The Bookmaking Habits of Select Species

[Feature image: Marginal illumination of an ursine scribe from the Bohun Psalter and Hours]

Last year, a member of the first edition of the Technotexts seminar, Suzanna Hersey, encouraged me to read Ken Liu’s Paper Menagerie, and she was especially keen to see what I’d make of the collection’s opening story, “The Bookmaking Habits of Select Species.” I have now used it as the final reading (more on this in a moment) of Technotexts 2.0. It’s actually a bit of a stretch to call “Bookmaking Habits” a “story,” though: it’s better labeled a bestiary, that wonderful ancient genre brought to perfection by medieval bookmaking techniques (especially its practices of illumination). Liu has won my affection by creating a bibliographic bestiary. Each account describes

  1. anatomical and cultural traits of “select” alien species (though Earthlings do make a brief appearance as donors of “tablets and vases incised with Linear A, bundles of knotted strings called quipus, as well as an assortment of ancient magnetic discs and cubes that they no longer knew how to decipher”), and
  2. the inscription technologies and reading/writing techniques that the species develop as a result of #1.

“Bookmaking Habits” bears an obvious resemblance to Calvino’s Invisible Cities, which has been widely cited as an influence. And rightly so. But whereas one watches Calvino playing out a structuralist game across his lexias, Liu is constrained only by his powers of imagination as he reflects on a deeply human question: how our physical and social habits shape our practices for transmitting wisdom. As I read, I was struck by how this exercise would have pleased bibliography’s greatest ecumenist, D. F. McKenzie, who defined the discipline as the study of “texts as recorded forms, and processes of their transmission, including their production and reception,” and who famously argued in the 1980s that bibliographers should include new media among their concerns. “Bookmaking Habits” exemplifies how speculative science fiction can refract the human condition and thereby allow readers to consider it anew. In this case, the bestiary calls attention to the uses we set for our inscription technologies (what we save, what we don’t), how we make and consume textual media, and how our tools develop in relation to human physiology. The bestiary can, in other words, facilitate a deeply pleasurable sort of critical reflection on the strange bookmaking habits of the homo sapiens.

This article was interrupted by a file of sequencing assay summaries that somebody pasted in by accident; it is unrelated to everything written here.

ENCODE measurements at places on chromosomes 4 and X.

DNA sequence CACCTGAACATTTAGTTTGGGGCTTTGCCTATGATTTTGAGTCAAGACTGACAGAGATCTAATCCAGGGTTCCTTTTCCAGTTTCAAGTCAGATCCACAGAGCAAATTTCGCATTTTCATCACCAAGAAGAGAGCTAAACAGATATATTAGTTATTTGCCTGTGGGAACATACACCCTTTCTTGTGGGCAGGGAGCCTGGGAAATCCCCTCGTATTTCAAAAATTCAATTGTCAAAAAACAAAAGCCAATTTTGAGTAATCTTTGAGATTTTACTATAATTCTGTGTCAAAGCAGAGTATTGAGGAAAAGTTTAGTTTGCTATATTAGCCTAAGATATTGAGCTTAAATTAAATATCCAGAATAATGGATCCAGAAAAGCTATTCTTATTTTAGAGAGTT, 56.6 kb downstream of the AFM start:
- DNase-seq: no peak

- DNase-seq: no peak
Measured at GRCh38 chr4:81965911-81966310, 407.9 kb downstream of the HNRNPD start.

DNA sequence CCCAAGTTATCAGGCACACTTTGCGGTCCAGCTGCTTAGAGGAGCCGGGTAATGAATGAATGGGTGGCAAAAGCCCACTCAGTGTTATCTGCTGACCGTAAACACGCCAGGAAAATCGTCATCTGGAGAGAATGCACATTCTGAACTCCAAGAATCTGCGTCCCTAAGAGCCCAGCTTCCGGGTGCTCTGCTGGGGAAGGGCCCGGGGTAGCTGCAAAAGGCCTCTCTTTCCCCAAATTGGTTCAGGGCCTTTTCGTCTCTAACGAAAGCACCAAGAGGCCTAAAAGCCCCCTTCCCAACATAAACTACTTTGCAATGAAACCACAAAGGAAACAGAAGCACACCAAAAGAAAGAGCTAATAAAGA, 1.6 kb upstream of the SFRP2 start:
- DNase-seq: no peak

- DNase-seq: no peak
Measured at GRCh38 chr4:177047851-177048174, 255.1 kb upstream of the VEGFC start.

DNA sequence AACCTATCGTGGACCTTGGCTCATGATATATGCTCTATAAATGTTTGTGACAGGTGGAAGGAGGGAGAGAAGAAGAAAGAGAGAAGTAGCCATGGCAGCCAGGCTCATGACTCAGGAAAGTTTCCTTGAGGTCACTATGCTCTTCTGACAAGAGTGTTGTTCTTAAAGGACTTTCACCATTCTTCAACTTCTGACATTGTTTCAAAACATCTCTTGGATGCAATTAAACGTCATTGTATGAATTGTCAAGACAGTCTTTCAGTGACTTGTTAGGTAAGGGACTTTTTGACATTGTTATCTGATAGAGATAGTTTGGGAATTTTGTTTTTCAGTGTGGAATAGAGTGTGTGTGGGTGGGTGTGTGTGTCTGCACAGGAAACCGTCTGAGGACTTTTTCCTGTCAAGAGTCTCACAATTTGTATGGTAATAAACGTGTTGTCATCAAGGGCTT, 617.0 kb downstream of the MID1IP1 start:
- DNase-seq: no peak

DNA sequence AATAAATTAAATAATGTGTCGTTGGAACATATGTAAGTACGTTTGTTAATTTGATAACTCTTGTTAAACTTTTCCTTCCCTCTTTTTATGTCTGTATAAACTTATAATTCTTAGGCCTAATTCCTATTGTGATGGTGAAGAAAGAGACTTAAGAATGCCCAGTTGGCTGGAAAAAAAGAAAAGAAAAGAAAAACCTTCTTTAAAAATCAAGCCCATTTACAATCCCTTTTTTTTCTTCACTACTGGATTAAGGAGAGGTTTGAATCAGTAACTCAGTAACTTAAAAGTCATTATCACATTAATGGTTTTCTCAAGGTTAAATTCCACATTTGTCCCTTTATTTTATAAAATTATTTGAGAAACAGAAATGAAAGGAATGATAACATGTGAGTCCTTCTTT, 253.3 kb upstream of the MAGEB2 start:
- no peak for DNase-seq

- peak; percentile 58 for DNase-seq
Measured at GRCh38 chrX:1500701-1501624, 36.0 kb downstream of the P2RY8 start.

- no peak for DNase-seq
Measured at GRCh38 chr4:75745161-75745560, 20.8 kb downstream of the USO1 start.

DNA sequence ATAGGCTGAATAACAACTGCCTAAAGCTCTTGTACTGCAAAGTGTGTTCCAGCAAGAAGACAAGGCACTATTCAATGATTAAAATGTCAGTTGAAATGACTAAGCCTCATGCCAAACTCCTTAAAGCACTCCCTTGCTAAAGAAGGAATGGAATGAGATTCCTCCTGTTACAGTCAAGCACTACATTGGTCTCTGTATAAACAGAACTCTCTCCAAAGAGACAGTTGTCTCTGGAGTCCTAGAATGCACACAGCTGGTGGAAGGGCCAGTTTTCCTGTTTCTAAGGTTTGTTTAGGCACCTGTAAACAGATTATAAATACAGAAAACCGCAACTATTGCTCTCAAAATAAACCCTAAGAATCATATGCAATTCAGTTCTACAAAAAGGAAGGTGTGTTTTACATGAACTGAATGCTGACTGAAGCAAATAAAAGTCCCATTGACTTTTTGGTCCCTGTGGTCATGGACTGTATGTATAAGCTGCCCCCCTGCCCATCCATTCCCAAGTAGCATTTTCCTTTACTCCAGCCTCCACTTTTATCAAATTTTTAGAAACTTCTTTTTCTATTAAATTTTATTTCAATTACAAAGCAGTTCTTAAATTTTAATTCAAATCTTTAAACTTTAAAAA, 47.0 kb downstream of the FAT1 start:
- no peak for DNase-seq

I mentioned above that I assigned this work as the final reading for the Technotexts Seminar 2.0. At some point, I hope to write at greater length about how the class works and what I hope to achieve through it (for me, for my students, for my department, etc.). For now, I think that all that needs to be said is that the students in this edition spent a lot of time manipulating, decoding, discussing, and writing about artists’ books. They have assayed the ways that our culture talks about “the book” and debated to which objects that powerful label should apply.

All of that stretching and tearing and arguing and imagining (with some type-setting thrown in at points) has allowed them to write thoughtful, delightful, altogether wonderful responses to Liu. With the permission of the authors, I hereby offer to the Internet the technotextnicians’ additions to
the bibliographic bestiary:


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